However, further studies of pathologies and structural models have again lent support to the head butting hypothesis. This latest study involves domes from multiple pachycephalosaurid taxa and looks at lesions, remodelling and pathologies and their distribution on the domes and, by using specific homologous landmarks on the domes, were able to identify some interesting patterns.
All taxa bar one (Gravitholus) demonstrate a greater percentage of lesions on the dorsal surface of the frontal region. This is consistent despite the varying height, shape and size of the domes in the various taxa. The authors interpret this as evidence for both head butting and flank shoving since the locations of the lesions are consistent with just such behaviour. Perhaps the truth lies somewhere between the different hypotheses. Certainly I would not expect pachycephalosaurs to head butt like extant bighorn sheep would do. More sampling required for sure but at least the domes do appear to survive pretty well.
Along these same lines, and equally interesting, Collin Vanburen, of the University of Toronto, and colleagues have been looking at cervical fusion in ankylosaurs. Fusion occurs within the first two cervical vertebrae in three taxa – two nodosaurids and one ankylosaurid. Other taxa do not display this fusion but this may be a sampling issue since anterior cervicals are rarely found.
The morphological arrangement of this syncervical is akin to those of ceratopsians which was thought to be an adaption to cope with the evolution of their massive heads. Despite this similarity no appropriate theory has been formalised to account for the syncervical in ankylosaurs – until now. The heads of ankylosaurs, in comparison with ceratopsians, are actually quite small and this negates the large head support hypothesis.
Instead the authors suggest that this fusion of the anterior cervicals may have been a direct response to ecological pressures or behavioural patterns. This adaption may have been related to a specific feeding response, which kind of makes sense to me as only the three taxa (so far) display the syncervical, or, perhaps, that this may have been related to intraspecific head-to-head behaviour. The authors state that more extant comparisons need to be made with mammalian taxa and birds (eg hornbills) that demonstrate cervical fusion and, of course, so much more material needs to be found for a true comparison to be made. It would be interesting to see a study on ankylosaur skulls similar to the one being performed on pachycephalosaurs by Peterson and Dischler mentioned above.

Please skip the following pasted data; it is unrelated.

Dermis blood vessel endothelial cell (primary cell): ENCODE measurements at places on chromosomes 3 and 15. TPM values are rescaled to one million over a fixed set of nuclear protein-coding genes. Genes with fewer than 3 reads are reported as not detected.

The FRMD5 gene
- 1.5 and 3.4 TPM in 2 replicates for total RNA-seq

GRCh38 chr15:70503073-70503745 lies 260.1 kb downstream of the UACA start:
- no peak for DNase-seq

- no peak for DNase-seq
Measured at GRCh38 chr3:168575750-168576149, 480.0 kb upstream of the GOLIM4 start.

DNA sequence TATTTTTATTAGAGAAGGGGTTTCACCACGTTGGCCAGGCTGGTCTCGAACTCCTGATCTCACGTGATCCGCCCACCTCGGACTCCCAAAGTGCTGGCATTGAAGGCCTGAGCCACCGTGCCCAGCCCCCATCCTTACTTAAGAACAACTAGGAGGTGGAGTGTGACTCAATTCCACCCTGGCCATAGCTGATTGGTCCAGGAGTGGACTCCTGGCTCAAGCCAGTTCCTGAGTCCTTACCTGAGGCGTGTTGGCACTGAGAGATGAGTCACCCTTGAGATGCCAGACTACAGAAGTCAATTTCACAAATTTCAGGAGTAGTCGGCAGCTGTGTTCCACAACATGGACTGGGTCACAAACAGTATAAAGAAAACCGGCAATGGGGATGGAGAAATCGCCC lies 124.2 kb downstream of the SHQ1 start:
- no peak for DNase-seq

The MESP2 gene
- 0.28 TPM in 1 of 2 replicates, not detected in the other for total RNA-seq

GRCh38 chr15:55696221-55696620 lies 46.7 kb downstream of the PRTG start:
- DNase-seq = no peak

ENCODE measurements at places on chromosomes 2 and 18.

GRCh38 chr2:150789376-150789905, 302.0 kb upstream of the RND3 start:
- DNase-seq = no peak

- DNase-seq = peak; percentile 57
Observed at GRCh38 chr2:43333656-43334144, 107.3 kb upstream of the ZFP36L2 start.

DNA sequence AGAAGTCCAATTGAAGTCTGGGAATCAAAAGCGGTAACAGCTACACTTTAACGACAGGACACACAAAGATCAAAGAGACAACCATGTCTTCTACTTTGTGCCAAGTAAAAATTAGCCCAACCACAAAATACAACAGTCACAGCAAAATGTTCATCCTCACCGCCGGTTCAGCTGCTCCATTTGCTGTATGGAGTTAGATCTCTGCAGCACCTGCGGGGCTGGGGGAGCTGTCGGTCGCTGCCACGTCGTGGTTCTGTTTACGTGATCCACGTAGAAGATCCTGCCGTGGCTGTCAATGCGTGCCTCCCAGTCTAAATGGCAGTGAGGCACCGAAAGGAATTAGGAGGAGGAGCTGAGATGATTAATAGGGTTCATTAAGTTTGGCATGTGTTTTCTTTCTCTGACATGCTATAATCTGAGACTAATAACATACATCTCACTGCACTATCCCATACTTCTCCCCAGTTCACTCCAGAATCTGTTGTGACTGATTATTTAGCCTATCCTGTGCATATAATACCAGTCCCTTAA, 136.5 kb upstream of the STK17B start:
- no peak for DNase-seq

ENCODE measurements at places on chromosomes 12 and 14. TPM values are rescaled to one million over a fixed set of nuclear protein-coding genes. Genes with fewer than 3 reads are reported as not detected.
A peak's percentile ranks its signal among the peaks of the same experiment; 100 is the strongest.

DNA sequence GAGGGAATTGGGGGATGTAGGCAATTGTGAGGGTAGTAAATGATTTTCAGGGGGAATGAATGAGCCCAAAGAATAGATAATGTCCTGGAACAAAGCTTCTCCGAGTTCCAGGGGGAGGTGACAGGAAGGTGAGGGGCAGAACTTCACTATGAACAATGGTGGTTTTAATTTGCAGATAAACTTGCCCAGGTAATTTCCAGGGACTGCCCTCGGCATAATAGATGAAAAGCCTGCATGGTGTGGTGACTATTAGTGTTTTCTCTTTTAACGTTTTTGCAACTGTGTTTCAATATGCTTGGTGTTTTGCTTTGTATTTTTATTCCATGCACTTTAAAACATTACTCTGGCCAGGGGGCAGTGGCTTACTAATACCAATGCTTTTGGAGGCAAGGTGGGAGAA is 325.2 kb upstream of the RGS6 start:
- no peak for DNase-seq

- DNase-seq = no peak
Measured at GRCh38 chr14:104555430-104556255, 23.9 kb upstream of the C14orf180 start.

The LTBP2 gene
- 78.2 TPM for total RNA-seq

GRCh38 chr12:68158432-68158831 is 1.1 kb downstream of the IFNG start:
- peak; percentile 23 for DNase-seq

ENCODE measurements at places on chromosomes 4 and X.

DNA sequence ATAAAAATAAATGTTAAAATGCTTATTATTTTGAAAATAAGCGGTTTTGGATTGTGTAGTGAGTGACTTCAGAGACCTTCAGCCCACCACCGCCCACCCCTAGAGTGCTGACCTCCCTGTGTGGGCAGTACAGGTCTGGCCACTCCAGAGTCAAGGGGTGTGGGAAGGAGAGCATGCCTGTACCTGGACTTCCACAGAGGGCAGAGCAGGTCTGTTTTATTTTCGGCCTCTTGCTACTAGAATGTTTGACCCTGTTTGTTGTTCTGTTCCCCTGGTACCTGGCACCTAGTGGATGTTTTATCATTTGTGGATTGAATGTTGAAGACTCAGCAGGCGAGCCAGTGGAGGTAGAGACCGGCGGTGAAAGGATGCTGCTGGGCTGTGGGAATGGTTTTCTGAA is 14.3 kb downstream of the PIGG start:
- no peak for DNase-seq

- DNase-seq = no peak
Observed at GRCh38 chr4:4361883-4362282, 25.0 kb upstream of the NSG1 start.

Maiasaura peeblesorum is one of the best represented and best researched non avian dinosaurs in the world. And now Holly Woodward, of the Museum of the Rockies, and her colleagues have performed a wide ranging histological analysis of forty eight tibiae looking at ontogenetic and individual variation within the taxa.
As we have seen many times with other dinosaurs using histological research, Maiasaura grew very fast until attaining skeletal maturity. Lines of arrested growth (LAGS) show what has been referred to as demonstrating seasonal trends very similar to what has been described for hadrosaurs inside the Arctic Circle (see Chinsamy et al 2012). This apparent similarity in bone structure in animals from the south and the north suggests that this particular “evidence” does not necessarily support the theory that hadrosaurs were endemic residents in the north.
Maiasaura attained half adult size within the first year! They reached adult size around the nine to ten year old mark. Ontogenetic traits and comparisons made between Maiasaura and crocodiles clearly demonstrate that these dinosaurs grew at elevated rates and, because both groups display LAGS, then LAGS should not be used as indicators of slow growth rates and ectothermy.
Body size growth curves vary throughout ontogeny demonstrating variation within individuals and is suggestive of external influences on growth. The amount of tibiae recovered show a marked pattern in the size and age of the individuals and demonstrates that mortality in Maiasaura was high in the first year and, maybe surprisingly, also high in animals reaching skeletal maturity.
In fact over half of the sample examined represents animals of a year old or younger and just shows how important a large data set is and the authors state that forty eight tibiae are probably nowhere near enough anyway. But this is important research since there are very few dinosaurs represented in the quantities that Maiasaura are and gives us essential insights into the ontogenetic history of non-avian dinosaurs.   


Arbour, V.M., Badamgarav, D. & Currie, P.J. 2012 A new ankylosaurid from the Upper Cretaceous Baruungoyot Formation of Mongolia: new cranial characters for ankylosaurine ankylosaurids and a reassessment of ankylosaurid postcranial specimens from Mongolia. Journal of Vertebrate Paleontology, SVP Program and Abstracts Book, 2012, pp 57.
Chinsamy, A., Thomas, D. B., Tumarkin-Deratzian, A. R. and Fiorillo, A. R. (2012) Hadrosaurs Were Perennial Polar Residents. The Anatomical Record: Advances in Integrative Anatomy and Evolutionary Biology (advance online publication) doi: 10.1002/ar.22428
Erickson, G.M., Krick, B., Norell, M.A. & Sawyer, W.G. 2012 Complex dental structure and wear biomechanics in hadrosaurid dinosaurs.  Journal of Vertebrate Paleontology, SVP Program and Abstracts Book, 2012, pp 90-91.
Farke, A.A., Chok, D., Herrero, A. & Scolieri, B. 2012 Ontogeny in the hadrosaurid dinosaur Parasaurolophus revealed by an articulated skeleton from the Kaiparowits Formation of southern Utah. Journal of Vertebrate Paleontology, SVP Program and Abstracts Book, 2012, pp 92.